NZXT H1 V2 review: A vastly improved version of an excellent compact PC case

And it won't catch fire!

(Image: © Rich Edmonds / Windows Central)

The original NZXT H1 was a big launch for the company. It was a unique compact PC case that made the H210 look like a large beast. We awarded the NZXT H1 with full stars for its design, functionality, and performance. Unfortunately for NZXT, the PCIe riser cable wasn't designed and manufactured to a safe standard, which eventually caused a fire-related recall.

It's a shame as the H1 was one of the best PC cases for compact builds. NZXT did release a revised version of the PCIe riser cable for case owners, but if you already returned your H1 to hold off for a new version, that's exactly what we're looking at today. NZXT has made numerous improvements to the H1 to bring it up to standard in 2022 with the NZXT H1 V2.

There's a new PCIe riser cable, power supply, as well as enlarged dimensions so you can install even the best graphics card. Will it be able to compete against the HYTE Revolt 3 and is this a candidate for the best PC case crown?

NZXT H1 V2: Price and availability


Source: Rich Edmonds / Windows Central (Image credit: Source: Rich Edmonds / Windows Central)

The original NZXT H1 launched for $350 and included an AIO and PSU. It's the same with the H1 V2, but with all the improvements included, as well as a better PSU, NZXT has bumped the price up to $400. This isn't terrible, considering what's included. All you need to add is a motherboard, processor, RAM, and (optionally) a GPU.

If you're wanting to build a compact budget-friendly PC, this isn't the case for you. It would be a better move to choose another small form factor case like the excellent NZXT H210i.

NZXT H1 V2: What's good


Source: Rich Edmonds / Windows Central (Image credit: Source: Rich Edmonds / Windows Central)

If you're not familiar with its predecessor, the NZXT H1 V2 looks like any other NZXT PC case from afar. It's only until you analyze the dimensions and take a look around the sides would you notice something different. It's incredibly small, even compared to the NZXT H210i. The revised H1 is a little larger than the original, but it's still small enough for most ITX PC builds.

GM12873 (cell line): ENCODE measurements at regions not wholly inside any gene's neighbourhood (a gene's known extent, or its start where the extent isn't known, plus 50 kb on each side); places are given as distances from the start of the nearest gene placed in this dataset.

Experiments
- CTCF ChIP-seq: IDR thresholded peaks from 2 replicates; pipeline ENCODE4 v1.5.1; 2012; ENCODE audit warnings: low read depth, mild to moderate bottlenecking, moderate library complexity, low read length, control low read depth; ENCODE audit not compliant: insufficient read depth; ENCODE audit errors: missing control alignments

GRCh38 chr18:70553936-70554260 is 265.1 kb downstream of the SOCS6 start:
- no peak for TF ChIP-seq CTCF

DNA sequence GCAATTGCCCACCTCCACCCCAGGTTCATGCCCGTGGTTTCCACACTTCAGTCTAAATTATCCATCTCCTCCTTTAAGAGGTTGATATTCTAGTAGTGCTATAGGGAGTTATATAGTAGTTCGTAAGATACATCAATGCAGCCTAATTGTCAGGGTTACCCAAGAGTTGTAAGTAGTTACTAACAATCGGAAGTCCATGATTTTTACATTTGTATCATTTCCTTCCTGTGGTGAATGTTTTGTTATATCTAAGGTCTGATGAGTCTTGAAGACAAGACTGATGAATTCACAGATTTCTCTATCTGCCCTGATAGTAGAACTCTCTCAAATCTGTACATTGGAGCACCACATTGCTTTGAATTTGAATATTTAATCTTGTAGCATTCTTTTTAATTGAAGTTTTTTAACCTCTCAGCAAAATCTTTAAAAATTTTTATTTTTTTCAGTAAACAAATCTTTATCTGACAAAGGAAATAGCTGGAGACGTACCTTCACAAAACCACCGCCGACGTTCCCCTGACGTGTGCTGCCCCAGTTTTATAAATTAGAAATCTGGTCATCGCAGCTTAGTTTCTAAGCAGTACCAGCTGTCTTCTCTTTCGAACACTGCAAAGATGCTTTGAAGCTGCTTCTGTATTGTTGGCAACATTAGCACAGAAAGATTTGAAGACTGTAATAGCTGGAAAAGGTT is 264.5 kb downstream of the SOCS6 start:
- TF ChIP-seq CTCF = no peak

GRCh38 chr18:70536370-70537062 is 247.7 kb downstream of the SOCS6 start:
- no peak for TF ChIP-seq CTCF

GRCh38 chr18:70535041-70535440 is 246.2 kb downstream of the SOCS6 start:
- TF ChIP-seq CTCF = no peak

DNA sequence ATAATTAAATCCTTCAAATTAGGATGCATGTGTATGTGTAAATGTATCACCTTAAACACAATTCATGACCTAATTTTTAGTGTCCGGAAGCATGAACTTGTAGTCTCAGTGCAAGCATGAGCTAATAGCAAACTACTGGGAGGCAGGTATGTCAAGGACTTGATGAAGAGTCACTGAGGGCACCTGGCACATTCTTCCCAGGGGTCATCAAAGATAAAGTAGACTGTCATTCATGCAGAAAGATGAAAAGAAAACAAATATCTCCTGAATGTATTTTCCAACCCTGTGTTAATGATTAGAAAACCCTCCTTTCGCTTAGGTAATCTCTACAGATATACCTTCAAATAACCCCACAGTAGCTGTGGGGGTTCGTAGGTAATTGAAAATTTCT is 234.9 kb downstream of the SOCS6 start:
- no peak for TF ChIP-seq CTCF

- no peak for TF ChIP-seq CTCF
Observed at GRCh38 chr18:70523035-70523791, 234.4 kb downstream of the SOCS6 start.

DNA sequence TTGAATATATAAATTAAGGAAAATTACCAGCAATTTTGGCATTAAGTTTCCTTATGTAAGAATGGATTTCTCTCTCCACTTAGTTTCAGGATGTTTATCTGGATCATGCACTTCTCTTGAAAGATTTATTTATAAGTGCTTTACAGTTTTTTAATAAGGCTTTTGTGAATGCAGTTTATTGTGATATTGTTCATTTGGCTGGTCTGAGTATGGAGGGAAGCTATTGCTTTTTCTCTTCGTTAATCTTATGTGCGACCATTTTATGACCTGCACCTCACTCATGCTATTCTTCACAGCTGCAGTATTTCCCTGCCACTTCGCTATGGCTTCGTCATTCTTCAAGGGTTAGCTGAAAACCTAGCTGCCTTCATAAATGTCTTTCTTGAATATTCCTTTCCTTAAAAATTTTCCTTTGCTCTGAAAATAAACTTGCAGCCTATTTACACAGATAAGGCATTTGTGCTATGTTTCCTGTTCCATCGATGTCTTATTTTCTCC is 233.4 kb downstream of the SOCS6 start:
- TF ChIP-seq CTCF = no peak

NZXT took the H1 PC case and made it even better.

The front panel is tempered glass, allowing you to peek inside at installed components. The two sides have numerous larger perforated holes and have dust filters to pull in cool, clean air. The rear has the same hole array and is used as the sole exhaust. It's a good design, allowing the CPU AIO cooler on the left and GPU on the right to get direct access to air in such a tight space.

But this meant NZXT decided to use a PCIe riser cable for the GPU, which has been an issue not only for the company and the H1, but also for other brands with other cases. The H1 V2 comes with a revised design for the riser and should run just fine, though this should have been shipped with the original. Coming from the NZXT H1, it's easy to notice the larger internal space for beefy graphics cards.

There's a 750W (up from 650W) 80 Plus Gold-rated power supply and 140mm AIO preinstalled, which is what help bump the price up considerably. This does allow one to focus on installing the motherboard (with CPU and RAM) and GPU without having to worry about choosing a PSU and working on cable management. The HZXT H1 V2 is a blank canvas with some guidelines lending a helping hand.

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CategoryNZXT H1 V2
I/O1x USB-C 3.1 Gen 22x USB-A 3.1 Gen 11x Headset Audio Jack
Expansion2 horizontal PCI
Storage2x 2.5-inch SSD
PSUSFX (750W Gold included)
Included fans2
Side fans1x 140mm
Rear fan1x 120mm
Side rad140mm
ClearanceGPU: 324mm
Dimensions15.9 x 7.7 x 7.7 inches(405mm x 196mm x 196mm)
Weight16.75 pounds (7.6 kg)
MaterialsSteelTempered glass
Warranty2 years

An additional fan was installed to help direct air through the enlarged chassis. We didn't have an issue with heat when running an AMD Ryzen 9 3900X in the first version of the H1, but the better thermal performance is always a good improvement. This added internal volume even allowed NZXT to install a fan controller, which can be managed by NZXT CAM software.